Conference Coverage

Bone density loss in lean male runners parallels similar issue in women



Similar to a phenomenon already well documented in women, inadequate nutrition appears to be linked to hormonal abnormalities and potentially preventable tibial cortical bone density loss in athletic men, according to results of a small, prospective study.

Based on these findings, “we suspect that a subset of male runners might not be fueling their bodies with enough nutrition and calories for their physical activity,” reported Melanie S. Haines, MD, at the annual meeting of the Endocrine Society.

This is not the first study to suggest male athletes are at risk of a condition equivalent to what has been commonly referred to as the female athlete triad, but it enlarges the objective data that the phenomenon is real, and it makes insufficient availability of energy the likely cause.

Dr. Melanie S. Haines

In women, the triad is described as a lack of adequate stored energy, irregular menses, and bone density loss. In men, menstrual cycles are not relevant, of course, but this study like others suggests a link between the failure to maintain adequate stores of energy, disturbances in hormone function, and decreased bone density in both men and women, Dr. Haines explained.

RED-S vs. male or female athlete triad

“There is now a move away from the term female athlete triad or male athlete triad,” Dr. Haines reported. Rather the factors of failing to maintain adequate energy for metabolic demands, hormonal disturbances, and bone density loss appear to be relevant to both sexes, according to Dr. Haines, an endocrinologist at Massachusetts General Hospital and assistant professor of medicine at Harvard Medical School, both in Boston. She said several groups, including the International Olympic Committee (IOC), have transitioned to the term RED-S to apply to both sexes.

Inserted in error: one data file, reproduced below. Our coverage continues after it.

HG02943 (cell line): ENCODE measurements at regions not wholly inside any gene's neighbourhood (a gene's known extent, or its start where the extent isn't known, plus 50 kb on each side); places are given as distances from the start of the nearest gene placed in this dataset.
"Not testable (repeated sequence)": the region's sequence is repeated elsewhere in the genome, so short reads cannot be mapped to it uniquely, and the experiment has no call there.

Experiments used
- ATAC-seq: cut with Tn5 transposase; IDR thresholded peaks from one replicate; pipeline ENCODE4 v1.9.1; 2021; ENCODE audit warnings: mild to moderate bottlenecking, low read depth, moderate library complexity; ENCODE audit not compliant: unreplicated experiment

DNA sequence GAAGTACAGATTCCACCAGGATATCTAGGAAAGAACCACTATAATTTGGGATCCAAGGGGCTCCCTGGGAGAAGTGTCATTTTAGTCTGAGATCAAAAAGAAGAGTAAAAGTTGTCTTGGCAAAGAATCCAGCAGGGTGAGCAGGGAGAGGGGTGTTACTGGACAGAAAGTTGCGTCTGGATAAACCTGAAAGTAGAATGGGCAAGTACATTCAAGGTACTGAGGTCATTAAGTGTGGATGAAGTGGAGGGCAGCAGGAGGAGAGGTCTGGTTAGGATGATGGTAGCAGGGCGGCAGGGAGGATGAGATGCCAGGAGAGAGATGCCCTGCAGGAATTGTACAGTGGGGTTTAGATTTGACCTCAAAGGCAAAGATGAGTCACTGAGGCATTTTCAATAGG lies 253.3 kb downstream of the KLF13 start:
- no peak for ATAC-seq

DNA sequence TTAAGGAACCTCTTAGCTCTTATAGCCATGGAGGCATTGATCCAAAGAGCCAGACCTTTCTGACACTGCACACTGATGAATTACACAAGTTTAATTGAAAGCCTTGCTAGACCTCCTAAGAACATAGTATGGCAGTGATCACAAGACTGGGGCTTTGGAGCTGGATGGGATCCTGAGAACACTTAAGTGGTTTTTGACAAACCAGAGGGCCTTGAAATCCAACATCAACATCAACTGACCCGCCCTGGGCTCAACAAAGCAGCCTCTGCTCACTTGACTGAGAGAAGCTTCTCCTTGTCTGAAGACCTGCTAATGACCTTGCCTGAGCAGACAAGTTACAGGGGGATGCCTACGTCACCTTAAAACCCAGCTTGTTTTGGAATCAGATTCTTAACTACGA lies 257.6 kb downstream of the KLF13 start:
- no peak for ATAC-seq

“RED-S is an acronym for relative energy deficiency in sport, and it appears to be gaining traction,” Dr. Haines said in an interview.

According to her study and others, excessive lean body mass from failure to supply sufficient energy for physiological needs “negatively affects hormones and bone,” Dr. Haines explained. In men and women, endocrine disturbances are triggered when insufficient calories lead to inadequate macro- and micronutrients.

In this study, 31 men aged 16-30 years were evaluated. Fifteen were in the athlete group, defined by running at least 30 miles per week for at least the previous 6 months. There were 16 control subjects; all exercised less than 2 hours per week and did not participate in team sports, but they were not permitted in the study if their body mass index exceeded 27.5 kg/m2.

Athletes vs. otherwise healthy controls

Conditions that affect bone health were exclusion criteria in both groups, and neither group was permitted to take medications affecting bone health other than dietary calcium or vitamin D supplements for 2 months prior to the study.

Tibial cortical porosity was significantly greater – signaling deterioration in microarchitecture – in athletes, compared with control subjects (P = .003), according to quantitative computed tomography measurements. There was also significantly lower tibial cortical bone mineral density (P = .008) among athletes relative to controls.

Conversely, tibial trabecular measures of bone density and architecture were better among athletes than controls, but this was expected and did not contradict the hypothesis of the study.

“Trabecular bone refers to the inner part of the bone, which increases with weight-bearing exercise, but cortical bone is the outer shell, and the source of stress fractures,” Dr. Haines explained.

The median age of both the athletes and the controls was 24 years. Baseline measurements were similar. Body mass index, fat mass, estradiol, and leptin were all numerically lower in the athletes than controls, but none were significant, although there was a trend for the difference in leptin (P = .085).


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